English has a lateral approximant phoneme /l/, which in many accents has two allophones. One, found before vowels as in lady or fly, is called clear l, pronounced as the alveolar lateral approximant [l] with a "neutral" position of the body of the tongue. The other variant, so-called dark l found before consonants or word-finally, as in bold or tell, is pronounced as the velarized alveolar lateral approximant [ɫ] with the tongue assuming a spoon-like shape with its back part raised, which gives the sound a [w]- or [ɰ]-like resonance. In phonetics, an allophone is one of several similar phones that belong to the same phoneme. ... The alveolar lateral approximant is a type of consonantal sound used in some spoken languages. ... The velarized alveolar lateral approximant (also known as dark l) is a type of consonantal sound, used in some spoken languages. ...


In many British accents (e.g. London English), dark [ɫ] may undergo vocalization through the reduction and loss of contact between the tip of the tongue the alveolar ridge, becoming a rounded back vowel or glide. This process turns tell into something like [tɛɰ]. Something similar has happened in Brazilian Portuguese, resulting in /w/; a similar process affected Old French, producing Modern French sauce as compared with Spanish salsa. In animals, vocalization is a means of communication generated in many cases by their primitive versions of vocal chords. ... Old French is a term sometimes used to refer to the langue doïl, the continuum of varieties of Romance language spoken in territories corresponding roughly to the northern half of modern France and parts of Belgium and Switzerland during the period roughly from 1000 to 1300 A.D... French (français, spelled françois until 1835, both pronounced in standard French, but often heard pronounced ), or French language (langue française, formerly langue françoise, both pronounced ), is the third of the Romance languages in terms of number of speakers, after Spanish and Portuguese. ...


The Italian gli and Castilian Spanish ll are the palatal lateral approximant [ʎ], which is present as well in Catalan ll, French ill- (in some dialects), Portuguese lh, Quechua ll. The palatal lateral approximant is a type of consonantal sound used in some spoken languages. ... Catalan (Català) or Valencian (Valencià) is a Romance language, the national language of Andorra and co-official in several regions of Spain. ... Quechua (Standard Quechua, Runasimi Language of People) is an Native American language of South America. ...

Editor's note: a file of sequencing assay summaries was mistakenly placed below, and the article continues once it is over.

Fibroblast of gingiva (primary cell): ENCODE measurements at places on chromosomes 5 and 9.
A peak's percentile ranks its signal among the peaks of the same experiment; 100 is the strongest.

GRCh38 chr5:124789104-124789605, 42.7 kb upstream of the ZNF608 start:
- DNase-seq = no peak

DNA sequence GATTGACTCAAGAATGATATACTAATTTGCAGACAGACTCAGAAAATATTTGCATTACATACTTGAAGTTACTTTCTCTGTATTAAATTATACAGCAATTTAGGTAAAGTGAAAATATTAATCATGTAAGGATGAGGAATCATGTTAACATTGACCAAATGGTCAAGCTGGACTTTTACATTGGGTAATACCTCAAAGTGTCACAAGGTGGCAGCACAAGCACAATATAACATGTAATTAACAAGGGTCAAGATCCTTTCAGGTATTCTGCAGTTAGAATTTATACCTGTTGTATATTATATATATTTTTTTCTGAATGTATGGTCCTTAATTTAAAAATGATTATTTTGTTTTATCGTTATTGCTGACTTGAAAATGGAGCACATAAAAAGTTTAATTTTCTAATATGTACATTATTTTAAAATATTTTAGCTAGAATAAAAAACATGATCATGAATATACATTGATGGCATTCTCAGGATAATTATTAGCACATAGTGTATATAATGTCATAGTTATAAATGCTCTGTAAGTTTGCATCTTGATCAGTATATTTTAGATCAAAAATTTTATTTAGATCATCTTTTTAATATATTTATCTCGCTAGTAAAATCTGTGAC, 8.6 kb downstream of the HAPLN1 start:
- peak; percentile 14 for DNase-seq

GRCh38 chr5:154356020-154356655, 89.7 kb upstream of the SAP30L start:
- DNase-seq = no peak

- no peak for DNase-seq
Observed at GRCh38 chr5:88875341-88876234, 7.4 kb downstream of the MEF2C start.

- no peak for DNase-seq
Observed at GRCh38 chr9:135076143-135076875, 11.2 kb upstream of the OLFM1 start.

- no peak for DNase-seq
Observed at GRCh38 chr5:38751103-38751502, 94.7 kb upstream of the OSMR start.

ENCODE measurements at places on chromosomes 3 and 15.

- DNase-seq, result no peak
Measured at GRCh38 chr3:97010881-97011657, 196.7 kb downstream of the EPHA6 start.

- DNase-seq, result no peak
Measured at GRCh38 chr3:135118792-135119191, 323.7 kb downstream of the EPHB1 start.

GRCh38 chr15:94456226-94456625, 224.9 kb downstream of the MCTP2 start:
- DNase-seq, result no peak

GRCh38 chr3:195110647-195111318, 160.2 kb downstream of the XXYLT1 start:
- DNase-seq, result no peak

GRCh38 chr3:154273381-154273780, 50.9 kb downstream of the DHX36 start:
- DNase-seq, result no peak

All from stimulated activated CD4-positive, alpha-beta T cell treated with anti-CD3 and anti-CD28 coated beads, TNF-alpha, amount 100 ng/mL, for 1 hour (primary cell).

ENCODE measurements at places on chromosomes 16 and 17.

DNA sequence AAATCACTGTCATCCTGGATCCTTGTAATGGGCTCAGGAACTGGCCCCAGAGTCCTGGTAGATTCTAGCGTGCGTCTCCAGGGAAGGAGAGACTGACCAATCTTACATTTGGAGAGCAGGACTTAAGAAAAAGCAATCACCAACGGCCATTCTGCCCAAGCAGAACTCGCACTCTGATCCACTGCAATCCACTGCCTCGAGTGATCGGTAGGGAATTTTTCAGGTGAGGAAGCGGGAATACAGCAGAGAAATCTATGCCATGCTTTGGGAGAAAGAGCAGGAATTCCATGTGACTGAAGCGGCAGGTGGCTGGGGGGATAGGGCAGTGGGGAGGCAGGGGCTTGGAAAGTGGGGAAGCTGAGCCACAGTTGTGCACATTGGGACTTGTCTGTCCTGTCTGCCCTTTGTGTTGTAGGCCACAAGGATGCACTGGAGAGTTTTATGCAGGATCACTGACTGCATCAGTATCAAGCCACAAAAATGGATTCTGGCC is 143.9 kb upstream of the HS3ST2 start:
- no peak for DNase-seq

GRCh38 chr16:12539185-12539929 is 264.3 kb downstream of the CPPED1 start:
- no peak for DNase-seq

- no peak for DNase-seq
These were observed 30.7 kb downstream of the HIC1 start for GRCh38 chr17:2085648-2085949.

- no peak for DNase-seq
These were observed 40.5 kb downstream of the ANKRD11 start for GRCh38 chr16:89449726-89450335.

Many aboriginal Australian languages have a series of three or four lateral approximants, as do various dialects of Irish. Rarer lateral consonants include the retroflex laterals that can be found in most Indic languages; and the sound of Welsh ll, the voiceless alveolar lateral fricative [ɬ] that is also found in Zulu and many Native American languages. (Note that the voiceless laterals in Tibetan are voiceless approximants, not fricatives.) Many of these languages also have lateral affricates. Some languages have palatal or velar voiceless lateral fricatives or affricates, such as Dahalo and Zulu, or retroflex lateral flaps, but the IPA has no symbols for these sounds. However, appropriate symbols are easy to make by adding a lateral-fricative belt or retroflex hook to the symbol for the corresponding lateral approximant (see below). Failing that, raising and devoicing diacritics are added to the approximant. The Australian Aboriginal languages are a Australia, and the rest are descended linguistically from them. ... The Indo-Aryan languages form a subgroup of the Indo-Iranian languages, thus belonging to the Indo-European family of languages. ... Welsh redirects here, and this article describes the Welsh language. ... The voiceless alveolar lateral fricative is a type of consonantal sound, used in some spoken languages. ... Zulu, also known as isiZulu, is a language of the Zulu people with about 9 million speakers, the vast majority (over 95%) of whom live in South Africa. ... Native American languages are the indigenous languages of the Americas, spoken by Native Americans from the southern tip of South America to Alaska and Greenland. ... The Tibetan language is typically classified as member of the Tibeto-Burman which in turn is thought by some to be a branch of the Sino-Tibetan language family. ... An affricate is a consonant that begins like a stop (most often an alveovelar, such as [t] or [d]) and that doesnt have a release of its own, but opens directly into a fricative (or, in one language, into a trill). ... Dahalo is an endangered South Cushitic language spoken by about 400 people in Kenya. ... Zulu, also known as isiZulu, is a language of the Zulu people with about 9 million speakers, the vast majority (over 95%) of whom live in South Africa. ...


A large number of lateral click consonants, 17, occur in !Xóõ. Clicks are stops produced with two articulatory closures in the oral cavity. ... !Xóõ is a Khoisan language with a very large number of phonemes, the most of any known language. ...


List of laterals